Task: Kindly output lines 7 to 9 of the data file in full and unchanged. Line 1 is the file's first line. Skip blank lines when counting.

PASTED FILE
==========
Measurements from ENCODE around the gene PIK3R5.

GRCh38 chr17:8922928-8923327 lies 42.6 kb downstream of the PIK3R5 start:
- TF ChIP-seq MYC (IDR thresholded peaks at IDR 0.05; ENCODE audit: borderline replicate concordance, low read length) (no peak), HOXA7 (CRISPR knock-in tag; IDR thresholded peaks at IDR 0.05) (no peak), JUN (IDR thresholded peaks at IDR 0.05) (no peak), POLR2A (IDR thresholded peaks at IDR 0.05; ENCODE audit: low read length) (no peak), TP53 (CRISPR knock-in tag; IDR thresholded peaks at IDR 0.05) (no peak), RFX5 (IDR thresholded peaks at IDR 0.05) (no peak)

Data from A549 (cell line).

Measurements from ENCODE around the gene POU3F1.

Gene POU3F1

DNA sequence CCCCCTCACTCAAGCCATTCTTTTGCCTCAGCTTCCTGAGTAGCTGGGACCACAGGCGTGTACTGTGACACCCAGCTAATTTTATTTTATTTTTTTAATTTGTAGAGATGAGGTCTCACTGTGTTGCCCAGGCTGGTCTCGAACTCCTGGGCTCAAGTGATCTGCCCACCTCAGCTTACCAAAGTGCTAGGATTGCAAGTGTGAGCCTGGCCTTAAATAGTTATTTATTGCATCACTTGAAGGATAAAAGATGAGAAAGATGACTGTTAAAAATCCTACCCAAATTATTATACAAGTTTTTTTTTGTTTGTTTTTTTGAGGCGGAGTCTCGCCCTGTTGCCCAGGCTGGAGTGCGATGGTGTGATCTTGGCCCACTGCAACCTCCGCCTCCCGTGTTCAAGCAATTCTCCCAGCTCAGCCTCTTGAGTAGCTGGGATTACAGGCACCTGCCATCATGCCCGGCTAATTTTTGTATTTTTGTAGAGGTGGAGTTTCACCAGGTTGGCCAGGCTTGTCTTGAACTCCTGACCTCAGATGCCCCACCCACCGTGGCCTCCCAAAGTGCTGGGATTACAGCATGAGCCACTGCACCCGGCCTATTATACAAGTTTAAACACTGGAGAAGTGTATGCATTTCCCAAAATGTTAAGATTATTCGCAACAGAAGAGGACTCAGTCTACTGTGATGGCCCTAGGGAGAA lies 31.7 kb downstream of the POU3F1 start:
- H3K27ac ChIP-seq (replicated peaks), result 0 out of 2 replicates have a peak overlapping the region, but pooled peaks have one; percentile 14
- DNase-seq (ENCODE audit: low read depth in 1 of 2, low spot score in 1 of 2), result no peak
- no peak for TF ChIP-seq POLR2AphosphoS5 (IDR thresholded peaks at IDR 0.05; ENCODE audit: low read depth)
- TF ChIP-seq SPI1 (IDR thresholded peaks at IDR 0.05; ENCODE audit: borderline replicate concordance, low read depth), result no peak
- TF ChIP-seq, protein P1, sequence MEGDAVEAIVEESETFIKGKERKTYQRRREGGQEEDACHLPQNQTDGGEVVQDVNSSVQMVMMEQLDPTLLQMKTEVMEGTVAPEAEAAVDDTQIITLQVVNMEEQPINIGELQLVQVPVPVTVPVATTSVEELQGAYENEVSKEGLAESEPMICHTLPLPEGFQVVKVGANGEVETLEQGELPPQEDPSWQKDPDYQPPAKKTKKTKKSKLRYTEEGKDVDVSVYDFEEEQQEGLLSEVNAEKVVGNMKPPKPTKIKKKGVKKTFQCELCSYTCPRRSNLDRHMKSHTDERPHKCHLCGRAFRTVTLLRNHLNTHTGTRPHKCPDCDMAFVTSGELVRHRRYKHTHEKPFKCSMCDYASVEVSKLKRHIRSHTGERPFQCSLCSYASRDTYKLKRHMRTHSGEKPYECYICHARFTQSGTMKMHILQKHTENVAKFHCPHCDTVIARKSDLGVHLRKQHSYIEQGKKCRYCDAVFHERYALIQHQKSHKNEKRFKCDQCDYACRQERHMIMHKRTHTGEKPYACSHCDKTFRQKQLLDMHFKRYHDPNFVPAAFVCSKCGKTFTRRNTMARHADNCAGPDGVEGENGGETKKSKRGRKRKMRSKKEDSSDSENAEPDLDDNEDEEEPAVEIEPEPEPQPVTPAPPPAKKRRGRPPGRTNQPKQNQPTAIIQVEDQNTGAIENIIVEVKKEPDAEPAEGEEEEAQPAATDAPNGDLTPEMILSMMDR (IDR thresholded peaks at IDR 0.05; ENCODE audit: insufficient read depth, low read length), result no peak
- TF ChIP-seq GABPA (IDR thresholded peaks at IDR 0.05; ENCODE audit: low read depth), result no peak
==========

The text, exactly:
DNA sequence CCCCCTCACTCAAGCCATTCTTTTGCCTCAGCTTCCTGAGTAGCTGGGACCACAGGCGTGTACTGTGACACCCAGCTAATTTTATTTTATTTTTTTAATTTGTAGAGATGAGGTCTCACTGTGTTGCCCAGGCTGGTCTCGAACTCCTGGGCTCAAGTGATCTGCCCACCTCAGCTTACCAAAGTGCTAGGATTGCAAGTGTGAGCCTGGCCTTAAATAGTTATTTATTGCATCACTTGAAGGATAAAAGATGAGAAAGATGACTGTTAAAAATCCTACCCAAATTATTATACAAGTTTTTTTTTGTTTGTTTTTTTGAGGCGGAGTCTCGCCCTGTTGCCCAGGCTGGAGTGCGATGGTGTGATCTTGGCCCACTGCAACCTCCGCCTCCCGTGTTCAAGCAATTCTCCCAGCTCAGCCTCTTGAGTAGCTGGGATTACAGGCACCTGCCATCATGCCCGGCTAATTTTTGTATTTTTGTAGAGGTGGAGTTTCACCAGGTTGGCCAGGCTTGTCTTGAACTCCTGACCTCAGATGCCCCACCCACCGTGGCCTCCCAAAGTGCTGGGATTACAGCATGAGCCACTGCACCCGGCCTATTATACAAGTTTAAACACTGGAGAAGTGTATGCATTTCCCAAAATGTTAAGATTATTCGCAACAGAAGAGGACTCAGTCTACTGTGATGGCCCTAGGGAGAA lies 31.7 kb downstream of the POU3F1 start:
- H3K27ac ChIP-seq (replicated peaks), result 0 out of 2 replicates have a peak overlapping the region, but pooled peaks have one; percentile 14
- DNase-seq (ENCODE audit: low read depth in 1 of 2, low spot score in 1 of 2), result no peak